Each year in early May we take an annual trip to Austria to taste the new vintage with our nineteen growers. The start of Spring is a wonderful time in Austria: asparagus is everywhere, wine country is lush and green, and tasting the new vintage against this backdrop is a pleasure. This year’s tasting trip was canceled for obvious reasons, and the proposition of writing this year’s vintage report was especially challenging.
Luckily, we work with a group of fantastic producers in Austria who sent us wines to taste and who sat through many hours of virtual tastings, patiently answering questions and describing vintage conditions detailing how the wines are developing in cask.
We won’t bury the lede further; 2019 is poised to be one of the best vintages in Austria in the last decade. Growers have compared it favorably to 1999, a historic vintage in Austria (click here for the vintage chart for Austrian wines from 1986-2019). From the wines we have tasted, it is a vintage that supports both Grüner Veltliner and Riesling equally, with a crisp structure, high ripeness, and great aromatic complexity. Each vintage has its own strength and it is quite rare to have a vintage like this, that seems to have produced excellent, ripe expressions of these complementary grape varieties. The rosés also show an incredible range and depth of character; 2019 is an excellent vintage for these wines, too. In Burgenland, growers have said that the quality of the harvest and the potential for the red wines is enormous, while the overall quantity is, unfortunately, rather low.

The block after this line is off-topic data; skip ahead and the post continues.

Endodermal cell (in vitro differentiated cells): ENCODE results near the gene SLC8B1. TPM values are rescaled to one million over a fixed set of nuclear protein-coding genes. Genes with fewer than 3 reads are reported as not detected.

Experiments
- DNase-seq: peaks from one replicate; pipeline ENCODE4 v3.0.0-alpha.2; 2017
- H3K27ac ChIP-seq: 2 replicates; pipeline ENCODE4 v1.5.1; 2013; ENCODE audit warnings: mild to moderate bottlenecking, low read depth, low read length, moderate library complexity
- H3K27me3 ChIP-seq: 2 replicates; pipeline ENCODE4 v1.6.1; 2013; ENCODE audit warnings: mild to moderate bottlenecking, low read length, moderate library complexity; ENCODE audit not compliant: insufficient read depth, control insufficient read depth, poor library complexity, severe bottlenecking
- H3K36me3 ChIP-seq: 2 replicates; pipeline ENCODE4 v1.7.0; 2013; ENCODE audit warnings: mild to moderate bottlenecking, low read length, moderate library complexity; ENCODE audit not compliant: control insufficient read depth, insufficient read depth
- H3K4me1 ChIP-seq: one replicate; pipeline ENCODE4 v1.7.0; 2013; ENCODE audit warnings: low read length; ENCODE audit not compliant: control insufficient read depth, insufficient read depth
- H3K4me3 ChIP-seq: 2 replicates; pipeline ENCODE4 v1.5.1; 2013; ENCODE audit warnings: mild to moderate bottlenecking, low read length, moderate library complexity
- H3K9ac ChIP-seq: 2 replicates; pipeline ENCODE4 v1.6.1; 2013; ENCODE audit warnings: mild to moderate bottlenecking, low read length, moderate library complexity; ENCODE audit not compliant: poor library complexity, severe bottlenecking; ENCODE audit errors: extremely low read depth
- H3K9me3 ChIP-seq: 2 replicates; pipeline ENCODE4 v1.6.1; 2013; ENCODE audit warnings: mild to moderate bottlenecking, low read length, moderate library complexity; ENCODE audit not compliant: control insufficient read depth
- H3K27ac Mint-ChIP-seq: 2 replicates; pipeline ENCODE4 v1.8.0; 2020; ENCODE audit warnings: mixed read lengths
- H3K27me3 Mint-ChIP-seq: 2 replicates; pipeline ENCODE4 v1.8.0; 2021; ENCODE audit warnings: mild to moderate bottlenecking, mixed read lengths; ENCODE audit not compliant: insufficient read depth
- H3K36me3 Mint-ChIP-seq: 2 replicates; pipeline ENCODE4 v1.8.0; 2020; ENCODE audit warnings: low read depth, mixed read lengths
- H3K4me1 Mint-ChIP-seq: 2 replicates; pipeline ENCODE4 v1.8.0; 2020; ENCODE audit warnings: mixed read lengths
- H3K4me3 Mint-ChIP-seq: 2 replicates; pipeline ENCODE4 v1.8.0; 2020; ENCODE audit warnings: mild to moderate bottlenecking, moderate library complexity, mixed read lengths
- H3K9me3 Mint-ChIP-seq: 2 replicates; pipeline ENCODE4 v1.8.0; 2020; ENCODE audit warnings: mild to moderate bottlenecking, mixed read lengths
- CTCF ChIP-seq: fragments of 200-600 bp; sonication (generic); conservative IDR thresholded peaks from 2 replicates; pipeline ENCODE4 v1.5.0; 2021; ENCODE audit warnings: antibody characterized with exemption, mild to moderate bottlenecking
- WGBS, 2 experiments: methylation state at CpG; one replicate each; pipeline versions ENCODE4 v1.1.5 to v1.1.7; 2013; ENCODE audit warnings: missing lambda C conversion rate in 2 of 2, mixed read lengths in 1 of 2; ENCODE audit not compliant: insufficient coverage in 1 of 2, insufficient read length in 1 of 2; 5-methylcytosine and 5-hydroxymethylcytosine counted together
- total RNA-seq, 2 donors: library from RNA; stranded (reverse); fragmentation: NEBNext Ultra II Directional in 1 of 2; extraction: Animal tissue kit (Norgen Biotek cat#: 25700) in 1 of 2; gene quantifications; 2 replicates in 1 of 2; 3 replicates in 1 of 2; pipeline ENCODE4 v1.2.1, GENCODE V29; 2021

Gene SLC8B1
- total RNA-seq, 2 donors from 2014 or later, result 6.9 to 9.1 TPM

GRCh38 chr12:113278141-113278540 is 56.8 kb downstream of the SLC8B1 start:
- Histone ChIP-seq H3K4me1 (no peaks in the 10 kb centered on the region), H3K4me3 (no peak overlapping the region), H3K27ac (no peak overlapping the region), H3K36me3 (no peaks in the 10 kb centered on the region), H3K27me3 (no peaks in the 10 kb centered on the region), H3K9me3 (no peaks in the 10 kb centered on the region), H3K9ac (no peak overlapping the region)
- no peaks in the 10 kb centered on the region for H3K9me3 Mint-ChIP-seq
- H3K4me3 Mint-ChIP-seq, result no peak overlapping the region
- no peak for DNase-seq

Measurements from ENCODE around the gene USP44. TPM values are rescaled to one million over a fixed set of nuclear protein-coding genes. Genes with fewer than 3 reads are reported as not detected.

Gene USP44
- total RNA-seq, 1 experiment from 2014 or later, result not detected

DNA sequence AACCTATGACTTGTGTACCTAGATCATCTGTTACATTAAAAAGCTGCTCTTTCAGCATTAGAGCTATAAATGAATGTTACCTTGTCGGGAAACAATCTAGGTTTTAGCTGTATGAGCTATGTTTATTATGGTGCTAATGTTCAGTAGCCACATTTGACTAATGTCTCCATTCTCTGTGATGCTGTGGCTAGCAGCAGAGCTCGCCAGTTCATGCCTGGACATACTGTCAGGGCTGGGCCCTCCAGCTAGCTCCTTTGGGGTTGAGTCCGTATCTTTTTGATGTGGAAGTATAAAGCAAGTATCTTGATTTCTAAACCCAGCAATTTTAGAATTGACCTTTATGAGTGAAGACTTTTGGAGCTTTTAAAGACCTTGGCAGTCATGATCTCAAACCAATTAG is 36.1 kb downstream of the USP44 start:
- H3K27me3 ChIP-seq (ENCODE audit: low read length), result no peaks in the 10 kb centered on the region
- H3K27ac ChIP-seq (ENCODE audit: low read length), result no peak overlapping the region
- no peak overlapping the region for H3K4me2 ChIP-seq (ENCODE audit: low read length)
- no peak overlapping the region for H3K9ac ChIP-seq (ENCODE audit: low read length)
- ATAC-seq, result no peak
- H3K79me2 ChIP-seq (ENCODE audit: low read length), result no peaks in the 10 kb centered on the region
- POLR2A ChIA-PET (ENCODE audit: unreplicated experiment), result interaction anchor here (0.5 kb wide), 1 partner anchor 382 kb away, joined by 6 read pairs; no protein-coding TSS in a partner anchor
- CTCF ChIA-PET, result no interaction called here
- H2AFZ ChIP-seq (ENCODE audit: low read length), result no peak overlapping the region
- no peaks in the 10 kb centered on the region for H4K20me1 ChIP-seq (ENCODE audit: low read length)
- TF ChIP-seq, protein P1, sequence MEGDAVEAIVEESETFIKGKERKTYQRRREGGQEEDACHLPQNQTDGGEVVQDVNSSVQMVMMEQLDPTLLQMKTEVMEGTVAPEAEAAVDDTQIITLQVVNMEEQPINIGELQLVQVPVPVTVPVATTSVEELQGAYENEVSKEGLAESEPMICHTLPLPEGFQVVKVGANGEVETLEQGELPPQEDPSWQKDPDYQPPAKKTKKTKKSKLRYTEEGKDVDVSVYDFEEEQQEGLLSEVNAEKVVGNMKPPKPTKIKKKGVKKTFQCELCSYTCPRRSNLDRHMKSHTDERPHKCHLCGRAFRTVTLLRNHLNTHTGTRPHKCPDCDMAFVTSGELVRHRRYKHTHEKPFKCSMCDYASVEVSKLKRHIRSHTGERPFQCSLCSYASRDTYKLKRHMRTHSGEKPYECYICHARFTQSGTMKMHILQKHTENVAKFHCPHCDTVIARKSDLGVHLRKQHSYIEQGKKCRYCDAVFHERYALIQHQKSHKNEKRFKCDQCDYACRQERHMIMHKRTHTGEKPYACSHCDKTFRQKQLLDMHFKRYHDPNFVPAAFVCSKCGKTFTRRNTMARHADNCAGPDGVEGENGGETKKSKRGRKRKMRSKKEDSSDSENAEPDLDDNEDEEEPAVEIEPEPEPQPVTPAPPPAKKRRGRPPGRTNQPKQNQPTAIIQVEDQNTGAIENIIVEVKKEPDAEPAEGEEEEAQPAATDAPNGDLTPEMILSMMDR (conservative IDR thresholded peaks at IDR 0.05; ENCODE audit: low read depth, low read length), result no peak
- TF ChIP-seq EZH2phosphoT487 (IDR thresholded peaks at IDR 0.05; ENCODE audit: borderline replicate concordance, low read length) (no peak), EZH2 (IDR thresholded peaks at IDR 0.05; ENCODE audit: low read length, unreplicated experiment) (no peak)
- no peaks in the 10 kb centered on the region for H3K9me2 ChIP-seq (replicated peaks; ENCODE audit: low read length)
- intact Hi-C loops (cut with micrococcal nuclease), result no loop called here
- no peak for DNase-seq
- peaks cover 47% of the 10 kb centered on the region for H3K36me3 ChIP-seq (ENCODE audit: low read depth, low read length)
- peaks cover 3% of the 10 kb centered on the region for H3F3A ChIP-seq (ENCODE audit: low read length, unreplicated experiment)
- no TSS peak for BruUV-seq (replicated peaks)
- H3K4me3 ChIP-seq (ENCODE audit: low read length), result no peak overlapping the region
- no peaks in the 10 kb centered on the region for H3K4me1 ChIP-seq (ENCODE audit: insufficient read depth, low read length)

A now rare combination of climatic conditions has produced a vintage which is being universally praised. The winter of 2019 was mild, and the first three months of the year were warmer than normal and quite dry. Growers feared that this would be another early vintage, like 2018. April started to cool and May became colder and very wet, slowing down development in the vines. June turned warm and flowering was between the 10th-15th of June, in line with the average dates for flowering. The rest of June was quite hot, the hottest month of the summer.
In contrast, 2018’s flowering was much earlier, and August was the hottest month, spurring the earliest harvest since records were kept.
In July and August, the weather was warm and dry, but the average temperature dropped each month. The dry period continued for the rest of summer, but relief came in the first week of September with a good amount of rainfall. The rest of September and into October was cool, sunny and dry, making the pressure for botrytis and other fungal issues low.
Many growers described perfect conditions and a cool and sunny harvest. “In 2018 you had to really hurry with some sites as ripeness accelerated,” said Leo Alzinger, “and in 2019, you had to find the perfect moment, but you could wait for this to come.”
The healthy fruit had great levels of nutrition and both Riesling and Grüner Veltliner were “a pleasure to work with in the cellar. The fermentation started immediately and took off. All of the elements that were needed in a vintage were found easily in 2019,” said Wickhoff.
Listen to our growers detail the vintage
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